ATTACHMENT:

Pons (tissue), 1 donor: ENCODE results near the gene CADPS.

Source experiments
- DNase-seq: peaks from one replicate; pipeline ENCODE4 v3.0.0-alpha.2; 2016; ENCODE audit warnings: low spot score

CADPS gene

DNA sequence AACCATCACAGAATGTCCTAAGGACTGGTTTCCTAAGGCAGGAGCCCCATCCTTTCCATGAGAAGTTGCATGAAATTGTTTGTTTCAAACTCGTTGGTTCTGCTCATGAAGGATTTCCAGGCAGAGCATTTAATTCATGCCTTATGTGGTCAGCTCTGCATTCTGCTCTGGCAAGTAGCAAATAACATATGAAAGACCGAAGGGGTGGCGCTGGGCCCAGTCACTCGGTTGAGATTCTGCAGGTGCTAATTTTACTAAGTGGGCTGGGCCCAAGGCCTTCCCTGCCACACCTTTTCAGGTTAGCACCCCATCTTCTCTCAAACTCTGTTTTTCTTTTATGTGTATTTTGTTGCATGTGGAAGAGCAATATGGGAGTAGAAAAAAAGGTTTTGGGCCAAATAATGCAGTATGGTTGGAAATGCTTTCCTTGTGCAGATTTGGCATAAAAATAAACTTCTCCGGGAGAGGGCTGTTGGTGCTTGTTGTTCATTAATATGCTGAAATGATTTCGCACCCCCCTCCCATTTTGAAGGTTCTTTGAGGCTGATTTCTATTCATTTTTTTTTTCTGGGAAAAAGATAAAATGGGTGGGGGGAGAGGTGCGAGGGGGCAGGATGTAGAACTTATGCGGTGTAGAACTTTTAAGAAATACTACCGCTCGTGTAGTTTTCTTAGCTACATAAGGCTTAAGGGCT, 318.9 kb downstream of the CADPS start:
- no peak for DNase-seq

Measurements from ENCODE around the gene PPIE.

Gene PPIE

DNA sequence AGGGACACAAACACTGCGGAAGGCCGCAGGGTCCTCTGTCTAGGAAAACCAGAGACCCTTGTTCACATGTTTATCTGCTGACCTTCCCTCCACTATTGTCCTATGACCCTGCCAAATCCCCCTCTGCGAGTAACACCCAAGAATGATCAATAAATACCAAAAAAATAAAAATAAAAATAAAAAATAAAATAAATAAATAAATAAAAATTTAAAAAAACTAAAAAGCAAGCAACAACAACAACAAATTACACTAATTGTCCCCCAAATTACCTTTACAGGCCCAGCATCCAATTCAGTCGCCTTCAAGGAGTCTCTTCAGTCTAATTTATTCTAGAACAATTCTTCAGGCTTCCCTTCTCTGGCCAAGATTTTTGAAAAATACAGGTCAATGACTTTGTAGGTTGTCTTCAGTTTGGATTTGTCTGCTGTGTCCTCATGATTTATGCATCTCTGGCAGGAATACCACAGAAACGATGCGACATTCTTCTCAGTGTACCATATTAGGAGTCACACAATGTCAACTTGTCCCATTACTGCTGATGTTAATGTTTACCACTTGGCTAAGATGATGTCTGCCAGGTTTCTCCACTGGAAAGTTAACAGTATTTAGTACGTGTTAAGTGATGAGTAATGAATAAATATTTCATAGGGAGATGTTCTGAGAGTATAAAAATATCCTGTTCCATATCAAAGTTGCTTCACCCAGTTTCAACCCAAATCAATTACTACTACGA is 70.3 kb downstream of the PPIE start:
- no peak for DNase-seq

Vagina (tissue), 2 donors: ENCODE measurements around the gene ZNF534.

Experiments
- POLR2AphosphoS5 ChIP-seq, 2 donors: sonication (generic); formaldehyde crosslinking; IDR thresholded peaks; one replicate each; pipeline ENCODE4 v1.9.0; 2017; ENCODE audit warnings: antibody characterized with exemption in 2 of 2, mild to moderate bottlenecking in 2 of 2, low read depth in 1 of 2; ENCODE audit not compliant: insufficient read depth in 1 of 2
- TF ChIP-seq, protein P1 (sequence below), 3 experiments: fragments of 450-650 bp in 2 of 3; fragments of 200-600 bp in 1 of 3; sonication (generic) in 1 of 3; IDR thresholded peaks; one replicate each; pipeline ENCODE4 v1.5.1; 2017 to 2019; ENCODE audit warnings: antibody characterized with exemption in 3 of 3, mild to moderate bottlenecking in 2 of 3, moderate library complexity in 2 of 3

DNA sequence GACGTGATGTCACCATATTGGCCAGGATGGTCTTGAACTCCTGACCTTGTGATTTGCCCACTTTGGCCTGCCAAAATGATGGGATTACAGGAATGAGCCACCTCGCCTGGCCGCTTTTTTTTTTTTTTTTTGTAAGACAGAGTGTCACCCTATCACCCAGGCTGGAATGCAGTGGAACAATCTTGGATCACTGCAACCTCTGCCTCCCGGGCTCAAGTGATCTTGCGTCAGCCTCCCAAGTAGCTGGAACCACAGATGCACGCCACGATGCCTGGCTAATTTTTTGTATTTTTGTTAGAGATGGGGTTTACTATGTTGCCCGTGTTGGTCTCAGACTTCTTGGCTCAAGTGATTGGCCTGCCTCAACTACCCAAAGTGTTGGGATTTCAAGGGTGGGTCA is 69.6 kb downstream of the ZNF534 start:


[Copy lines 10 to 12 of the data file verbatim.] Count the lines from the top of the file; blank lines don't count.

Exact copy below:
- no peak for DNase-seq

Vagina (tissue), 2 donors: ENCODE measurements around the gene ZNF534.

Experiments